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Table of Contents for this issue:
Re: Performa 405
Re: 32-Bit Clean and MODE32

Subject: Re: Performa 405
From: Michael Jardeen

The Performa has 6 MGs of RAM (expandable by Ram Doubler) and now plenty of hard drive space. I plan to run a 7.5 system on the Performa, but am capable of running up to a 7.5.5 if necessary.

I would never run anything beyond 7.1 with that small amount of memory. Per GURU you can upgrade with 12meg of memory but only a maximum of 10meg can be addressed by that machine. The cheapest upgrade that you could do to get more use out of that machine would be to add memory. At 10meg a stripped down version of 7.5 would be workable. The real trick to getting full use out of an old Mac is to not ask it to do more than it was really intended to do. Good Luck....

Always Apple!, Michael

Subject: Re: 32-Bit Clean and MODE32
From: zmarc

So although I've come across references to "Mode 32" in some threads from various items (other newsgroups, and occasionally in a description on shareware), I'm not too sure what it really means. I've also come across the phrase "32 bit clean" and I'm not exactly sure what that was referring to either.

It's easy to get the 24/32-bit issue confused with graphics (the number of colors on the screen).

32-bit addressing is really referring to how much memory the computer can access. Since each bit of memory needs a _unique_ address, Apple gives each a number. The problem is that in Apple's original Macintosh design they used a 24-bit number (a binary number 24 digits long) for memory addressing. Since the largest number capable of being represented by a 24-bit number is 16.7 million, this meant that memory could range from address 1 to 16 million, meaning that 16 megabytes was the _maximum_ the operating system could access. Keep in mind this was back when the 128K used in the first Macintosh was considered a monstrous amount of memory, so it didn't seem like such a limitation. In fact, Apple limited it even more, by assigning some of the "excess" memory addresses to the ROM of the computer, some for each of the expansion cards in the computer. So in reality the maximum memory a System 6 Mac could access was 8 megabytes.

With System 7, Apple began using a 32-bit number for memory addressing. A 32-bit number can represent over 2 billion... meaning today's Macs could theoretically (if you could get it in there) access 2 gigabytes of RAM!

Unfortunately, not all software is compatible with 32-bit addressing. Using incompatible software causes disasterous crashing. (Compatible programs were called "32-bit clean".) Even more unfortunately, Apple discovered some of its _own_ software was incompatible--namely the ROMs of early computers like the Mac II and SE/30. Without a ROM upgrade these computers wouldn't run 32-bit addressing. In fact, Apple was looking at major lawsuits because of these "dirty" ROMs.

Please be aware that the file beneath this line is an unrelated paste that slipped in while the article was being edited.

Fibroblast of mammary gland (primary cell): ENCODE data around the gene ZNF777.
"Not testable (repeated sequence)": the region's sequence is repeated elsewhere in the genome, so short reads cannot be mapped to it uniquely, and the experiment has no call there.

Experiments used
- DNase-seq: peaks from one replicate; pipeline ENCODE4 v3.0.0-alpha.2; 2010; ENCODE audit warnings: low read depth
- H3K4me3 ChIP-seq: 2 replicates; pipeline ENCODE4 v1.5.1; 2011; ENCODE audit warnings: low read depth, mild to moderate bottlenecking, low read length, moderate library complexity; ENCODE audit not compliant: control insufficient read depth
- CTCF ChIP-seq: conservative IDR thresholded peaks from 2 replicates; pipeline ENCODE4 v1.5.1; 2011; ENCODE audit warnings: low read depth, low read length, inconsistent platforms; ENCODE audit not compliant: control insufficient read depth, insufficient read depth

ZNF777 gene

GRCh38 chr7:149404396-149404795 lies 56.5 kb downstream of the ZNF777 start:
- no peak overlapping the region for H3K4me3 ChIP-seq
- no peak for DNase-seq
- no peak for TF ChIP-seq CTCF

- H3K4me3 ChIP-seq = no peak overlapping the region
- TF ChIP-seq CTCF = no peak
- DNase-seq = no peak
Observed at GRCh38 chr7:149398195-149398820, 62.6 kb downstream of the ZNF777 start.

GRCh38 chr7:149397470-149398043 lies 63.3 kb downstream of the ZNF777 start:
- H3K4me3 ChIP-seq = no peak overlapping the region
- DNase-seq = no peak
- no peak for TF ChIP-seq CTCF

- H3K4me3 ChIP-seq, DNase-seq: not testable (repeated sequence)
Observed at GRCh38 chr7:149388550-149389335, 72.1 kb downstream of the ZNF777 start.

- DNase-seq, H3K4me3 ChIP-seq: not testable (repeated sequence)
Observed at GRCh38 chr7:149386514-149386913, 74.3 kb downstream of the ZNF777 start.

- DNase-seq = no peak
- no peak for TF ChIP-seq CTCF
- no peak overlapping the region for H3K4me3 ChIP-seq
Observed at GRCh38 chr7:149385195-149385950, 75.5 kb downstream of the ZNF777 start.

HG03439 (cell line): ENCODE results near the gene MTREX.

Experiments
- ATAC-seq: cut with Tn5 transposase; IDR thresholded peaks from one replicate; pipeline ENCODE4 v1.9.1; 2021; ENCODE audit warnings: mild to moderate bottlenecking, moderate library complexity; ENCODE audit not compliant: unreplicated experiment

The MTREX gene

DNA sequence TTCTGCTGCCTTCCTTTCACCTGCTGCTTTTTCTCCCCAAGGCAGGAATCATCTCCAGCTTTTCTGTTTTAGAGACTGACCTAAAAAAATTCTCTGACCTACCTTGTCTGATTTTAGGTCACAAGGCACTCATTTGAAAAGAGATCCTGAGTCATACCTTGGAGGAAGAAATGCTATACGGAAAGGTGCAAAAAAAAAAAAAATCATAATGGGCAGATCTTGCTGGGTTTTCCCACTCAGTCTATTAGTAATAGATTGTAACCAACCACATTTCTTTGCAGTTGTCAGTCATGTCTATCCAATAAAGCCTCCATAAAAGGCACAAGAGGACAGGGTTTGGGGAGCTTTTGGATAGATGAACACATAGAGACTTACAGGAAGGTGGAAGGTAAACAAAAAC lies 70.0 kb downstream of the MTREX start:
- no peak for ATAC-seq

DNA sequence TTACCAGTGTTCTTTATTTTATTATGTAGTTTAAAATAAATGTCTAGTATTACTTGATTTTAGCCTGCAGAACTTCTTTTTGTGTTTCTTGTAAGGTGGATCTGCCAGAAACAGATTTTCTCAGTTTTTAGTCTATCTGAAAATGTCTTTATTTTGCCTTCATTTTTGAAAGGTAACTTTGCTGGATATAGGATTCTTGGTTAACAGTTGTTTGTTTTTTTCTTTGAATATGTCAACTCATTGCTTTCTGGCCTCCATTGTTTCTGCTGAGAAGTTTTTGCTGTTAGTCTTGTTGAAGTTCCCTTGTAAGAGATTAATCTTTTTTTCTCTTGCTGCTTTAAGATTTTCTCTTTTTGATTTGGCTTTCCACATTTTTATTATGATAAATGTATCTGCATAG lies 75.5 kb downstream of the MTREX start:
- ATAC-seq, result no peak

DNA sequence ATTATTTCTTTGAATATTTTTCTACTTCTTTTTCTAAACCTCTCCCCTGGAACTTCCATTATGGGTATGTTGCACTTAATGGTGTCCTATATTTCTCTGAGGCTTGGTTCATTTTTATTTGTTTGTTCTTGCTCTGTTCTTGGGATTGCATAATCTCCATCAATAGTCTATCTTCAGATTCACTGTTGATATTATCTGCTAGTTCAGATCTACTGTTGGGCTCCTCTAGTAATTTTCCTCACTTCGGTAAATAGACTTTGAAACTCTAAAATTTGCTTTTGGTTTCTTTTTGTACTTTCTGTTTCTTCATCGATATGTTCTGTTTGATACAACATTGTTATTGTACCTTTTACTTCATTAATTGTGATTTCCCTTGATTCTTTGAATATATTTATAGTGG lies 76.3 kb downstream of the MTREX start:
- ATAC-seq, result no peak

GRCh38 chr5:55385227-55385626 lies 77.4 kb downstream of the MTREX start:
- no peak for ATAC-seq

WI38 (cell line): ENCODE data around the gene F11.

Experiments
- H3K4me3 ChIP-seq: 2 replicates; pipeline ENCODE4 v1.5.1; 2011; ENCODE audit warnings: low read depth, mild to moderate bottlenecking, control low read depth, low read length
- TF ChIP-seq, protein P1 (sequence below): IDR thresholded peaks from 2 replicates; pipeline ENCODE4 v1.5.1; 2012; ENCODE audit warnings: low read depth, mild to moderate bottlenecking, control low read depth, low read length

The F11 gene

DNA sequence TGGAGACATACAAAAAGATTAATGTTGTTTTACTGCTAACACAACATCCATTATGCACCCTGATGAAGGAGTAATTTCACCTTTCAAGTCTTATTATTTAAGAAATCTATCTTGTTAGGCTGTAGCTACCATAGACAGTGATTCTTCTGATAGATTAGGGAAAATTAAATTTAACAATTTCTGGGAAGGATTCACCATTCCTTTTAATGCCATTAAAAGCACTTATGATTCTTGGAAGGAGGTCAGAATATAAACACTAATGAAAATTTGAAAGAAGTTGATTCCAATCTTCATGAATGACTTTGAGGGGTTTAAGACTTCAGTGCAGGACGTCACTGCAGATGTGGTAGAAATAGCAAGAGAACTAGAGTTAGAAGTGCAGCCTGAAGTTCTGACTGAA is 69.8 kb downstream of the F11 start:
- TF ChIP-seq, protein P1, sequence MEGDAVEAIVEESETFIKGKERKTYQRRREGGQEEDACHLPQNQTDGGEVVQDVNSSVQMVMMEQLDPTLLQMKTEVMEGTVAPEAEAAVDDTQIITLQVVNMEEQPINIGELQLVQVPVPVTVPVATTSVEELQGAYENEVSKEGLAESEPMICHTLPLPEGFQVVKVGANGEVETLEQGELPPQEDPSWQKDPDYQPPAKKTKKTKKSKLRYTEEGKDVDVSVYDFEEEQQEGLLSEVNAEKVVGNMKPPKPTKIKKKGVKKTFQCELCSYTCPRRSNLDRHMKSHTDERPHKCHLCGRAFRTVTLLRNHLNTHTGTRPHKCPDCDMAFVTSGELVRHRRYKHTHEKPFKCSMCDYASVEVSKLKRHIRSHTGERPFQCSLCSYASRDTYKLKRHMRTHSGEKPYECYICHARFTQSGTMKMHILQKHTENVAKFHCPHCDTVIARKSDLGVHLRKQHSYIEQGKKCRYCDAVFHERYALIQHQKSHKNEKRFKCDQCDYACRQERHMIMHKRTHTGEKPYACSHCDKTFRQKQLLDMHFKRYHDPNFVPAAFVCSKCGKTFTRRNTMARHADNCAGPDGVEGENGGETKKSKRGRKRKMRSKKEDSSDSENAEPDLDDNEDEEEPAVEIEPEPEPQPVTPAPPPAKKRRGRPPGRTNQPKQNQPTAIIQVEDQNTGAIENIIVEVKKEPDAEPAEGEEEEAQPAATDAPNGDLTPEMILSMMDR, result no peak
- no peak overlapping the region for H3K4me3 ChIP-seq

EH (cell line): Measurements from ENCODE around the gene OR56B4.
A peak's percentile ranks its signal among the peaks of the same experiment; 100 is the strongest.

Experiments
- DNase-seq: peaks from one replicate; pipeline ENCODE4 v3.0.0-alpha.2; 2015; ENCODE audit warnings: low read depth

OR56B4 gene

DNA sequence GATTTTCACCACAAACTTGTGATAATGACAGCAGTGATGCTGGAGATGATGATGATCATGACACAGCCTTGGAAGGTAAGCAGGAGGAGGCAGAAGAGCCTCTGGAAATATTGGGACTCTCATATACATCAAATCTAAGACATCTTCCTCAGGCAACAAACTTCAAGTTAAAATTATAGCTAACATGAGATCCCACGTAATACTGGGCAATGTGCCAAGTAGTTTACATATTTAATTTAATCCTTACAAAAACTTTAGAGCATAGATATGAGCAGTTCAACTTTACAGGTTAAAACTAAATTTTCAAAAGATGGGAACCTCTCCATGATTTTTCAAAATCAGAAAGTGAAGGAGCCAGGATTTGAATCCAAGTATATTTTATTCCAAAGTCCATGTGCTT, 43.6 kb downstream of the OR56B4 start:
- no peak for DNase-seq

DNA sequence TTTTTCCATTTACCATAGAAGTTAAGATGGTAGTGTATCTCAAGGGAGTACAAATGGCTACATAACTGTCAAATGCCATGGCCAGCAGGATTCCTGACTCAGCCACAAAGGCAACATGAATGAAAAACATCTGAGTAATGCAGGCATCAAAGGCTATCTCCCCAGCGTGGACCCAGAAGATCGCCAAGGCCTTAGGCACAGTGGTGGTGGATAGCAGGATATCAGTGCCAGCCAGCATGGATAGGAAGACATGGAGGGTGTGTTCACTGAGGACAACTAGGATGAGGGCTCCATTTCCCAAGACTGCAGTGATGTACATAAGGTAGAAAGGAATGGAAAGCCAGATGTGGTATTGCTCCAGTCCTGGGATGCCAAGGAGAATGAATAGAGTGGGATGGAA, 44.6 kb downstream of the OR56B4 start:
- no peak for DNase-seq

Then along came Connectix. They had a great deal of experience with memory issues based upon their writing of programs like Virtual (a virtual memory program) and Maxima (RAM disk software). In fact, they'd already figured out a way past the 8MB limit--they would "steal" the unused addresses by empty slots in your machine (remember Apple reserved 1 MB for each slot) and let your real or virtual memory use them. (For example, if you only had 256K ROMs in your machine, the OS still reserved a full megabyte of addresses for the ROM. Connectix's Virtual could steal these extra addresses and map them to real or virtual RAM. Very clever.)

Anyway, Connectix created a little program called Mode32 that fixed the dirty ROMs on older Macs, letting them run in 32-bit mode. Without Mode32 an older Mac cannot access more than 8 MBs of RAM (unless you use Connectix's stealing method, and that's limited to 14 megs). Mode32 was such a terrific little program--a simple control panel with an on/off switch--that Apple bought the rights to it and gave it away free (and avoided costly lawsuits and/or millions of ROM upgrades).

To show you how the program works, here's an example: Just yesterday I installed 16 megs of RAM in an SE/30. It reported 17 megs installed when booted up (there was already a meg on board) but the System Software bar reported 10 megs in use leaving only 6 or so free. I installed and turned Mode32 and switched on 32-bit addressing and rebooted. Bingo, 15 megs free (2 used by the system).

I personally have run Mode32 on my Mac II for 5 years or so without any real problems. I have 20 megs in my machine. The only incompatibility I've found is my Mediavision nubus 16-bit sound card... the card works fine in 24-bit mode, but when I boot with Mode32 installed the Mediavision software tries to tell the card to work in true 32-bit mode (hardware) and crashes. Mediavision blames Connectix's Mode-32. Connectix tells me they had a simple patch to Mediavision's software that fixes the problem, but they can't give me the fix because they gave it to Mediavision. Mediavision denys having this patch. Each company points at the other one and neither will solve my problem. Very annoying.

The upshot is that I can use my sound board but only have 8megs of RAM available, or I can have 20 available but not use the sound board. Stupid, eh? (Especially since my main interest in the sound board is to record movies with sound, and recording movies requires _lots_ of RAM to get a decent frame rate.)

Anybody out there have any ideas how to solve this problem? :-)


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